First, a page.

It's not easy being part of a downtrodden minority. I'm speaking about the community of politically left-leaning car enthusiasts. We get it from both sides.
Many of my more extreme fellow travelers on the left end of the dial disdain any interest in cars, much less full-blown habits like mine. Automobiles, they'll tell you, are vulgar, polluting, mechanical expressions of the will to power and male sexual insecurity, hence emblematic and highly beloved of the patriarchal, capitalist war machine.
"Well, duh!" I reply. But cars are useful, sometimes essential, and often a lot of fun. Critics on the right brand me and my kind as freedom-suffocating communists, because we like cars but believe the law ought to require that air and water be clean, that cars be safe, and that manufacturers who break these rules or are found guilty of gross negligence in the design and manufacture of dangerous machinery and fuels ought to be held accountable.
That these beliefs are anti-car and un-American have been articles of faith among carmakers and many car-enthusiast publications since the 1950s. By then, the emergence of serious smog in Los Angeles had tipped off scientists to the existence and persistence of automotive air pollution. That's when the voices for air-quality control and auto safety started to emerge. I believe such voices were sensible, prudent, and perfectly American. The idea of lobbying against seatbelts, as the domestic industry mostly did, strikes me, on the other hand, as truly un-American.
I ought to add, confusingly, that I took a silly Internet test recently that plotted me on its XY-graph as far left yet strongly libertarian, as close to the right-wing nut jobs as the moderates and left-wing nut jobs with whom I also sometimes agree. Keeping my score off the libertarian right vector of the graph was the fact that I mostly support emissions and safety regulations. They didn't ask, but I favor things like traffic lights and stop signs, too, which are also intrusions on personal liberty but worth the sacrifice.
Now that the technology enabled by extreme computational power has made the modern car so much cleaner and safer, most previous opposition to regulation has been revealed for what it was: largely unfounded and hysterical. But that doesn't mean the grumbling has stopped, and frankly, I'm not sure why.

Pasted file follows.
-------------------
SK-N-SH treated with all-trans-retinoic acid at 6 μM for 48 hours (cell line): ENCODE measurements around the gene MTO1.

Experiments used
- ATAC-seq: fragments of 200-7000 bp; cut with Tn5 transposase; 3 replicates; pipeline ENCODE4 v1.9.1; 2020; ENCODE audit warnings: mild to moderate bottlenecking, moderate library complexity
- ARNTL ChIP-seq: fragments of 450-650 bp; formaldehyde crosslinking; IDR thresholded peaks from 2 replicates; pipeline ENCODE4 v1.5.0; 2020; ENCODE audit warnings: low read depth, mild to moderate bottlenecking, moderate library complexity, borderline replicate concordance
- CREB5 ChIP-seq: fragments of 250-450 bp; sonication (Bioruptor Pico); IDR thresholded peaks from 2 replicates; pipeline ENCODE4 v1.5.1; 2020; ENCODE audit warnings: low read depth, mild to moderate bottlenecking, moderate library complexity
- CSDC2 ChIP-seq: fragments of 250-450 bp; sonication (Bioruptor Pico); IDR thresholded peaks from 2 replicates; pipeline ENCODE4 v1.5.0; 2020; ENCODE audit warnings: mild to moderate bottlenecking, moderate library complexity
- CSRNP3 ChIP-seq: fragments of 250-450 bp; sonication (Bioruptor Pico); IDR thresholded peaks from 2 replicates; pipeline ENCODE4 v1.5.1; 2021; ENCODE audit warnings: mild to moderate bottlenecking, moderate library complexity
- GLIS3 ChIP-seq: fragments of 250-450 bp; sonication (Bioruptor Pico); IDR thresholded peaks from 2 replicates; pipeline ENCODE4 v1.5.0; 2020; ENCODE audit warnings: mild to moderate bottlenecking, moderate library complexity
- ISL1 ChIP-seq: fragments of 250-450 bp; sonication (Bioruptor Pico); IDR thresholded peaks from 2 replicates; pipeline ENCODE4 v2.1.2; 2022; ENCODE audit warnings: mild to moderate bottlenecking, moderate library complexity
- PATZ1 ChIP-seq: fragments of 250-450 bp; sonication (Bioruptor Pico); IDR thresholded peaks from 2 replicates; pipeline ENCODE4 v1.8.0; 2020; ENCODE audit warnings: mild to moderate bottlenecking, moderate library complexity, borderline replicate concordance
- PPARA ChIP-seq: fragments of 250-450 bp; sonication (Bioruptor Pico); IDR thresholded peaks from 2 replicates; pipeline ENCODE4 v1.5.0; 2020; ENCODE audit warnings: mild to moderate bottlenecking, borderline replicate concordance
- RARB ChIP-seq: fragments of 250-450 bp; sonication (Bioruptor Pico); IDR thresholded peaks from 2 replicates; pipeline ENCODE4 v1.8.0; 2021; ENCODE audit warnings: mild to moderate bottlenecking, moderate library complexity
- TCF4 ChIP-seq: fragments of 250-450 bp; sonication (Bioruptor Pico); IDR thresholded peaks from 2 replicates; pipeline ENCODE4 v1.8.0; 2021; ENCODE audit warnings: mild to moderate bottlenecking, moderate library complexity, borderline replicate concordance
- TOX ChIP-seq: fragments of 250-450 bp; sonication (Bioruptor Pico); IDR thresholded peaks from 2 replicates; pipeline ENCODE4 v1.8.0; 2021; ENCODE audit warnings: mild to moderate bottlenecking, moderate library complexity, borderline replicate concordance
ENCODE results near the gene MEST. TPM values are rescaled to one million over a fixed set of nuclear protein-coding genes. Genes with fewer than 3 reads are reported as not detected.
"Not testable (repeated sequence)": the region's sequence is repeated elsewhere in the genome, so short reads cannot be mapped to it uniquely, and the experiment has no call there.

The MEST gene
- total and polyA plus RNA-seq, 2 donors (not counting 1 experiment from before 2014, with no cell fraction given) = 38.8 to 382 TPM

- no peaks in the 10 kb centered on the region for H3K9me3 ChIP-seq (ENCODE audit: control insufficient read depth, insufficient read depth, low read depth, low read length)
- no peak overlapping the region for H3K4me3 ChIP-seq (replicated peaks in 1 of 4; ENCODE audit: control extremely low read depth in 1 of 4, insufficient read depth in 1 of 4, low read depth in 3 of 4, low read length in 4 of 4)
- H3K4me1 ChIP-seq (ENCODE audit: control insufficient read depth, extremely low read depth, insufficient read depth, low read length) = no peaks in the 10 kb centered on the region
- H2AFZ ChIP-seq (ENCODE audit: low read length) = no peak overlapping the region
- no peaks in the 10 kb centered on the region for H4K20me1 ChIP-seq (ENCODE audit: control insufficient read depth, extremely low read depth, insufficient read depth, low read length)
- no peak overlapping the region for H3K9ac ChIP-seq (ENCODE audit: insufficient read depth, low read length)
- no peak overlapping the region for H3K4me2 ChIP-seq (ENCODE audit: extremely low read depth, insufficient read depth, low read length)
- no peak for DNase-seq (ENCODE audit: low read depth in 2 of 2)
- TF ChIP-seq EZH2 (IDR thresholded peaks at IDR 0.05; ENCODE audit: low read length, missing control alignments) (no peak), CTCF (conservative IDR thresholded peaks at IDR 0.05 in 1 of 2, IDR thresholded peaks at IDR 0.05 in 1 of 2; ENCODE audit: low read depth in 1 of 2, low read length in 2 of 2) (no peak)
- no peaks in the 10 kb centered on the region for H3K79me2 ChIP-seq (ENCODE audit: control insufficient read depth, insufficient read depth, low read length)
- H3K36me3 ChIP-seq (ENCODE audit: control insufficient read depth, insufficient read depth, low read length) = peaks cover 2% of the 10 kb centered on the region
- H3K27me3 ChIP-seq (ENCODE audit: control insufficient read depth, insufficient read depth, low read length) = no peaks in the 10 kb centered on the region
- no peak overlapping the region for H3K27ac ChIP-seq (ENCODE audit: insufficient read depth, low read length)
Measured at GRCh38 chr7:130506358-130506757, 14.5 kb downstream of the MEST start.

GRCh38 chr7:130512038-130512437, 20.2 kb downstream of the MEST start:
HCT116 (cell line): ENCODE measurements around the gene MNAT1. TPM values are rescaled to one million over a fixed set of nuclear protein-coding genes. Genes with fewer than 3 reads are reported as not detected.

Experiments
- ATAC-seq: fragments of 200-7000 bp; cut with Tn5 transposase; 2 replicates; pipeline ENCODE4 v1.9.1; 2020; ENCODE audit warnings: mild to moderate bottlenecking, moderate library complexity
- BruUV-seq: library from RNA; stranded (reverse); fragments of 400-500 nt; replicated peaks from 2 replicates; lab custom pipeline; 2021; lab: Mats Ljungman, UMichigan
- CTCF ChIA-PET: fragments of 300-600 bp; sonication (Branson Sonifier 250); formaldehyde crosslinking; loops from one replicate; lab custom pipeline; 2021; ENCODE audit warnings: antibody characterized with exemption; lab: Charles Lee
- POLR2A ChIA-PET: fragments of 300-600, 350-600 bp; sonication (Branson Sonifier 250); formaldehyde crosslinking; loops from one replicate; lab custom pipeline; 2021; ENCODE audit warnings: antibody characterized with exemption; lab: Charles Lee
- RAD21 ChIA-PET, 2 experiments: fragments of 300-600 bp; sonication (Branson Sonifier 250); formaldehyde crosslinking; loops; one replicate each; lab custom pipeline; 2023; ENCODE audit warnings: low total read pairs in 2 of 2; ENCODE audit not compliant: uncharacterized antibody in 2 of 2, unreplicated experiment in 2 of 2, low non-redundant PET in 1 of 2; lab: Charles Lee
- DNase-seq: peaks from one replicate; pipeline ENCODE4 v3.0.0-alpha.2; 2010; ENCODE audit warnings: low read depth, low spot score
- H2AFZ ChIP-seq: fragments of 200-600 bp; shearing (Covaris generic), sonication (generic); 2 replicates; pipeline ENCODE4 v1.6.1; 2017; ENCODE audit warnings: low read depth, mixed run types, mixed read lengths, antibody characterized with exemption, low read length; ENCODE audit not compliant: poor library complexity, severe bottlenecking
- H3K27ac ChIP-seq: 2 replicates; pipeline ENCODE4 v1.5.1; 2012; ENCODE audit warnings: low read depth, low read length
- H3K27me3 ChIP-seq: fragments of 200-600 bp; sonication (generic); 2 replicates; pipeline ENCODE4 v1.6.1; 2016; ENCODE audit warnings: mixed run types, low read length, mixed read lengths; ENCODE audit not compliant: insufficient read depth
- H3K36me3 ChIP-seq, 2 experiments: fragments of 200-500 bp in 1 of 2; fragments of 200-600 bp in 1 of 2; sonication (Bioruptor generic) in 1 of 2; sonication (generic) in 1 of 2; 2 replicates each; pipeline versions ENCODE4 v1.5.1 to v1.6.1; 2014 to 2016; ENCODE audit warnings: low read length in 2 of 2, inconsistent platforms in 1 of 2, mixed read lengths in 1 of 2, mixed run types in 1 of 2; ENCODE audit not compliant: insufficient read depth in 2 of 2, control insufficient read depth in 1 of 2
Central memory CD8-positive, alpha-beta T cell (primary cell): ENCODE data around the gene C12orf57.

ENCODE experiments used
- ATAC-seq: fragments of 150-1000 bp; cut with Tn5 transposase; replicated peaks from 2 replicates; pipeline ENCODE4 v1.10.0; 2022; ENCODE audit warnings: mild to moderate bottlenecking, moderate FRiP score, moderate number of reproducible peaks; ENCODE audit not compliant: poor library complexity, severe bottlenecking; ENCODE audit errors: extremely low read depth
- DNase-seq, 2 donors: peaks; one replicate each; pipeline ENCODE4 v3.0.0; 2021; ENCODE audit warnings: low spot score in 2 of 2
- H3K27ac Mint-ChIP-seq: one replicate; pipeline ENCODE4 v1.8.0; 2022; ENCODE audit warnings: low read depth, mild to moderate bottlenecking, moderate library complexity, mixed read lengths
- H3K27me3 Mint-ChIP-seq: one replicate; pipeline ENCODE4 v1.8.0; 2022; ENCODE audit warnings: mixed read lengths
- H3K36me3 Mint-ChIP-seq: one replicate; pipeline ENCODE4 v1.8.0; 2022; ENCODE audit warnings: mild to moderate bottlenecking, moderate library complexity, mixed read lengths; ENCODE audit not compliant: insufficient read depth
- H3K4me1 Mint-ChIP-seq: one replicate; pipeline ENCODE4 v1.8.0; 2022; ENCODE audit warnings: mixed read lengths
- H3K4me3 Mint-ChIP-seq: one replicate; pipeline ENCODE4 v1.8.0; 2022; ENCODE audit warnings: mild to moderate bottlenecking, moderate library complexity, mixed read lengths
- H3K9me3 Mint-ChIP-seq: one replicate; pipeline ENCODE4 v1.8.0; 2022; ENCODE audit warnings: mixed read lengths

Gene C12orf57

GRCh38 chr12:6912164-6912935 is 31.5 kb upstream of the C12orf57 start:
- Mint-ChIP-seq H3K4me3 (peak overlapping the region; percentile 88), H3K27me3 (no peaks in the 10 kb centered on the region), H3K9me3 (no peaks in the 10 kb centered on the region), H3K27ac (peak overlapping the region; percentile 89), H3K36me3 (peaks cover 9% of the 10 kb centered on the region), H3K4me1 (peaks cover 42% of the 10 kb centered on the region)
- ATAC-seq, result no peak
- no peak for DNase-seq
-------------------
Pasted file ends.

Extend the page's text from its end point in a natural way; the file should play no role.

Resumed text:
If you unspool a lot of the antiregulatory verbiage, you find at its core a heap of lingering resentment over things like the Clean Air Act of 1970 and the birth of the Environmental Protection Agency. Many of us can imagine a petrochemical industry allowed to satisfy its shareholders' every whim almost as easily as we can see the approximately 87.4-percent free-to-do-whatever-they-want world that the "regulated" petroleum businesses suffer through today. The idea of a planet without regulation is silly and plenty scary. If that makes me a lefty, I can live with it.
The following story might help you visualize the awkwardness of my particular place in this world: Dusk had fallen one cool, crisp New York evening in the fall of 1986. Less than twenty-four hours earlier, I'd pitched the editorial board of the progressive newsweekly, The Nation, on a story idea. As I stood the following night with a friend on then-down-and-out East 6th Street, a group of the magazine's editors appeared, strolling toward a nearby watering hole. They came across us standing in -- occupying, if you will -- the street. But rather than caucusing for an antinuclear rally, my friend and I were busy recycling -- or, more precisely, stripping -- an abandoned Opel 1900 wagon of useful parts.
My pal rode an old Indian motorcycle around town and was an active member of the Beer Party, perhaps this evening an overactive member, more listing than leaning and overly talkative. So, awkward. Especially seeing as the cops had shown up immediately before this group happened by. My friend tried to contextualize the moment. "Attica, Attica!" he ventured, but the faux lefty war cry fell flat. They stared blankly in our direction, then moved on, nodding disapprovingly. Then as now, the right-minded, left-winged gearhead's lot is a lonely one.